If a pusher pushes a target into traffic, the target is not responsible because they were simply in the way. If the recipient of the action informedly tried to obstruct the subject taking the action, the waters become more murky but nothing changes the truth that regardless of all else, only one person did the shoving; and violence is unreasonable in almost every case (except in self defense or arguably to reduce total harm to others if one is taking a Utilitarian approach to ethics and placing beneficence above autonomy, with which I disagree strongly).
Someone may argue that intentionally trying to obstruct someone is “just cause” to physically move them out of the way, but unless that person is fleeing from immediate physical danger or death (i.e.: fire, assault, etc), it is a very unreasonable argument to move them into harm no matter how emotionally perturbed someone is. I can hear my third grade teacher stressing “we use our words instead.”
Even with such a simple example, it’s easy to see how abusive or manipulative people could try to reason their way out of accountability and take an irresponsible approach to their actions. Another common manipulation is that the recipient “made them angry.” It’s disturbingly commonplace to hear people describe their emotions not only as reactions to others’ actions but as directly caused by others’ actions – as if they are helpless to manage their own emotions. While this is an incredibly under-taught skill, one is always responsible for one’s own emotions.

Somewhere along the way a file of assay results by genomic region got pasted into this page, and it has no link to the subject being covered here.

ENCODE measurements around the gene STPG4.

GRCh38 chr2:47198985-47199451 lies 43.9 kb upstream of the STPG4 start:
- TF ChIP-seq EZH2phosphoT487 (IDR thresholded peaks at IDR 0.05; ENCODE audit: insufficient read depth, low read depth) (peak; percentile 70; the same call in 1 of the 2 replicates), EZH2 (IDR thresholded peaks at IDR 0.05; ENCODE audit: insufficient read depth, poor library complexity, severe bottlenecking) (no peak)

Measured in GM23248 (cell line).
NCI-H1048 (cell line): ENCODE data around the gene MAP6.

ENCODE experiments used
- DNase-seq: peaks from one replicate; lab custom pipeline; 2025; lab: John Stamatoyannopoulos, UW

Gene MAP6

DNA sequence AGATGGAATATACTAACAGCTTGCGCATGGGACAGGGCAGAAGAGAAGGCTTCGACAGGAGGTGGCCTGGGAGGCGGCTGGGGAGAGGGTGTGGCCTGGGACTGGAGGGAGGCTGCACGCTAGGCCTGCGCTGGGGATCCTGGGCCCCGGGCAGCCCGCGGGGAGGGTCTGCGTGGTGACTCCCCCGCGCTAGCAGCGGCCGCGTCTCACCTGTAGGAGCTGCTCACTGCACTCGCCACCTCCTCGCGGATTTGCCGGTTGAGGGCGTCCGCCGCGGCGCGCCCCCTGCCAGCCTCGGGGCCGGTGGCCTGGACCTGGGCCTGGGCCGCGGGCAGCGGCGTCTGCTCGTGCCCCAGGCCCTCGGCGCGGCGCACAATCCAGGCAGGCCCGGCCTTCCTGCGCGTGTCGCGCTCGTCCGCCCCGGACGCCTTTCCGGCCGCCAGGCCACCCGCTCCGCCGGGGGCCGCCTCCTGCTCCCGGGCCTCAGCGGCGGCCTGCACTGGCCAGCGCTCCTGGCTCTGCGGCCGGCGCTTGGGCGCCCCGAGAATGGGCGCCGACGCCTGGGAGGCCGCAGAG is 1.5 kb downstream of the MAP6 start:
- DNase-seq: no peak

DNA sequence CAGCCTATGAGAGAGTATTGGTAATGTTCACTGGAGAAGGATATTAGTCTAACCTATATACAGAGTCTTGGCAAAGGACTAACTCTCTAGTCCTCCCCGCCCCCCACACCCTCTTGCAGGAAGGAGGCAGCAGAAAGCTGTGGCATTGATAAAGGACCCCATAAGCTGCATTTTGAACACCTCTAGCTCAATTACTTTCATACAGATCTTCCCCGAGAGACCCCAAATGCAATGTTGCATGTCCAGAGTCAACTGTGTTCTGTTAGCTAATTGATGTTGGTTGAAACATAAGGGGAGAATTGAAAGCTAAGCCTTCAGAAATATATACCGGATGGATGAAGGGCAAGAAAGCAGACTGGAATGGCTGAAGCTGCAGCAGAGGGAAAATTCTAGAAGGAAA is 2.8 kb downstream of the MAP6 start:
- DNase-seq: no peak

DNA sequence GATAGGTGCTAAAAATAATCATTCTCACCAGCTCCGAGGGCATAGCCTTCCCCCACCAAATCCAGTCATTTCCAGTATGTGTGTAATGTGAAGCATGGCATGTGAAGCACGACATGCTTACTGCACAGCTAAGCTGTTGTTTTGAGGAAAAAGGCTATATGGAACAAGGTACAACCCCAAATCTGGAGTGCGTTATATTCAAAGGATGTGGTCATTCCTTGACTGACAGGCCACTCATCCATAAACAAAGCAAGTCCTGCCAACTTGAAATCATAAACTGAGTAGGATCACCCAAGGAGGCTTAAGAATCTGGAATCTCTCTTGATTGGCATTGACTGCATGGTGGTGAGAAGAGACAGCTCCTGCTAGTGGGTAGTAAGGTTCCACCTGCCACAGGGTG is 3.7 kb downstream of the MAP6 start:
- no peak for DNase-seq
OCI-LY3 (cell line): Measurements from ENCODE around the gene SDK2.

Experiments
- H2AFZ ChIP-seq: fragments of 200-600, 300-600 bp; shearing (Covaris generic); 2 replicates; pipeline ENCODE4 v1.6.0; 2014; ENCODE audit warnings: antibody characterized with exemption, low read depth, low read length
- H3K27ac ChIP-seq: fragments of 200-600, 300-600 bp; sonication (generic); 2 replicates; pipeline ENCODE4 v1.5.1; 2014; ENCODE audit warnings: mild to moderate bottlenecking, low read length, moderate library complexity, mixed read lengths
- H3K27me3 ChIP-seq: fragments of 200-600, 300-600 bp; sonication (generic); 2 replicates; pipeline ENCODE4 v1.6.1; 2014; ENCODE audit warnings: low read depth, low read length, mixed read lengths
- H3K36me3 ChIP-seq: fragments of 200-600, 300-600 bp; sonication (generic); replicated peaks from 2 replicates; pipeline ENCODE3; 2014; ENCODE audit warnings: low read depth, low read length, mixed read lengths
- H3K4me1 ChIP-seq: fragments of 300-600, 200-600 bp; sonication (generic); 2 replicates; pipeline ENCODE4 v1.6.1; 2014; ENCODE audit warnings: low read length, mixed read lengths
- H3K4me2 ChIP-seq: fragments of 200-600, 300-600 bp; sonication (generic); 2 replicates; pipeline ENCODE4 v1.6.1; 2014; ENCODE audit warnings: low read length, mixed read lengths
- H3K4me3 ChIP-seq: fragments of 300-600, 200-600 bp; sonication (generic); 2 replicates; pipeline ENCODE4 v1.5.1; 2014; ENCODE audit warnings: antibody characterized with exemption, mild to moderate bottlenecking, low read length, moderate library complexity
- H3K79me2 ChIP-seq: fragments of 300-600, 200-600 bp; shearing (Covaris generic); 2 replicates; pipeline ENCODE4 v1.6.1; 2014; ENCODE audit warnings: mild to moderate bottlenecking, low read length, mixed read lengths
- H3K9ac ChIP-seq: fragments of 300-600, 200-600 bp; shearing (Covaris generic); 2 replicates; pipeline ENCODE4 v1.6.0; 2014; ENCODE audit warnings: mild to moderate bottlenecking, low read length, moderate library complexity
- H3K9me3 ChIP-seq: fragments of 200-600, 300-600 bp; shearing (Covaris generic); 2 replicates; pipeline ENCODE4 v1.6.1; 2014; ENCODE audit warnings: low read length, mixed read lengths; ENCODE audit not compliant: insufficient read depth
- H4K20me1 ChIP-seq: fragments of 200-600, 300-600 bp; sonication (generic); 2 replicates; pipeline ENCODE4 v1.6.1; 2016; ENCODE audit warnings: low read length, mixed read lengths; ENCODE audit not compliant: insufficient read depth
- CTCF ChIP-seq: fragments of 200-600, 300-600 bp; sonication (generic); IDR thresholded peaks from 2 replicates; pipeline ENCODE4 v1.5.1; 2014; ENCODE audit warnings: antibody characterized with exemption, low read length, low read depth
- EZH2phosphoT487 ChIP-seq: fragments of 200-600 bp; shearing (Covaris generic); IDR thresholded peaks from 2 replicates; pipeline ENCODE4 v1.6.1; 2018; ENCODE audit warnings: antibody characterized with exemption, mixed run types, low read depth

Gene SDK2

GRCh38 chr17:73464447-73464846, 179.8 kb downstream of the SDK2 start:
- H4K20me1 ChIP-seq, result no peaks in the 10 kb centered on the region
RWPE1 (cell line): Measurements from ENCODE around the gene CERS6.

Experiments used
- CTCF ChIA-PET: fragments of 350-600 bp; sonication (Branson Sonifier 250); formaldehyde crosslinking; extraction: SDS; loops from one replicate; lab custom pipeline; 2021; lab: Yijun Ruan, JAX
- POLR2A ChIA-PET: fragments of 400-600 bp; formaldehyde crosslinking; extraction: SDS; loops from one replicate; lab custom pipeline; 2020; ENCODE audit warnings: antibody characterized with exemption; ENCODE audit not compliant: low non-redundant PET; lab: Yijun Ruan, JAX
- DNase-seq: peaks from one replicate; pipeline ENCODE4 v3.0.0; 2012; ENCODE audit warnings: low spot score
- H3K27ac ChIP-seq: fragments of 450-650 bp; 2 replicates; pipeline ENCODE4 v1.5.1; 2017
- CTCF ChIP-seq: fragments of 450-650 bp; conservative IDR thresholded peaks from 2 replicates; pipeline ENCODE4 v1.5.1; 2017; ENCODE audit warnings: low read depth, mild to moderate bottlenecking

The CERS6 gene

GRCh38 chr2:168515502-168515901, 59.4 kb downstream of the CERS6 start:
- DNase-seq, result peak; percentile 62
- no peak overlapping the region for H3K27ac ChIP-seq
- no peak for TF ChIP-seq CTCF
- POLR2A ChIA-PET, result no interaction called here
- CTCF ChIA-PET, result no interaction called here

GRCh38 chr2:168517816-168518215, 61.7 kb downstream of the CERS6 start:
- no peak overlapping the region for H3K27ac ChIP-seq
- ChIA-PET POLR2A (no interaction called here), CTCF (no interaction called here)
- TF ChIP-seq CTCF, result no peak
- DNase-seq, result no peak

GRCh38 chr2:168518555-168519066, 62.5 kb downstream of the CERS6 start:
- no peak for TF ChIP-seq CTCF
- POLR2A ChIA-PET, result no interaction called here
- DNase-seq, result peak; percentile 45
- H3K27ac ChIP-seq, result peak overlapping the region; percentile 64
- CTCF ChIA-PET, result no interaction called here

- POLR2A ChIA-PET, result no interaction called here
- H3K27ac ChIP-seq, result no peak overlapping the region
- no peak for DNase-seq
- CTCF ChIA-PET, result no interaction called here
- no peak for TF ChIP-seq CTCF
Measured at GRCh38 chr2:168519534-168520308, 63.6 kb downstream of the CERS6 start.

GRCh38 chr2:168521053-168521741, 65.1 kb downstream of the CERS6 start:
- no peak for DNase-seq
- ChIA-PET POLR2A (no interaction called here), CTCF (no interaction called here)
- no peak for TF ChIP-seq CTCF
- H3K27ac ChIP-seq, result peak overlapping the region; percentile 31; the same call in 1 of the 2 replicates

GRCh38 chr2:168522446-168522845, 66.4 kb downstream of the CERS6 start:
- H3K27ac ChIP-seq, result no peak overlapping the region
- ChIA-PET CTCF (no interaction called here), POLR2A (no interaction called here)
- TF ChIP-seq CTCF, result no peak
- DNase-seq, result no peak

In the context of trauma, this can seem like a bitter and ruthless statement. Keep in mind that there’s a time and a place to process that. Initially, grieving is very reasonable. It’s okay to not be together. With something so brutally affecting one’s emotional state, it’s very hard not to think of the action and emotional response as causal or even the same. Triggers (lasting emotional responses) linked to a traumatic event can make the two seem irrevocably intertwined. Yet over a longer term, it is possible to understand and untangle the connections, sorting action from emotion.
If the responsibility for shoving is *always* on the shoulders of the person shoving, regardless of the context, then being shoved into traffic leading to hospitalization isn’t one’s own fault. People can victim blame all they want saying you shouldn’t have been walking so close to traffic, but that’s an unreasonable argument. Of course you should have. Why not walk so close to traffic? Sidewalks are supposed to be safe. It doesn’t matter if you were walking near the roadway or not. Some may argue if you hadn’t been so close, someone else might have gotten shoved instead of you. What an incredibly selfish argument. The problem is some maniac is shoving people into traffic, not that you got shoved into traffic.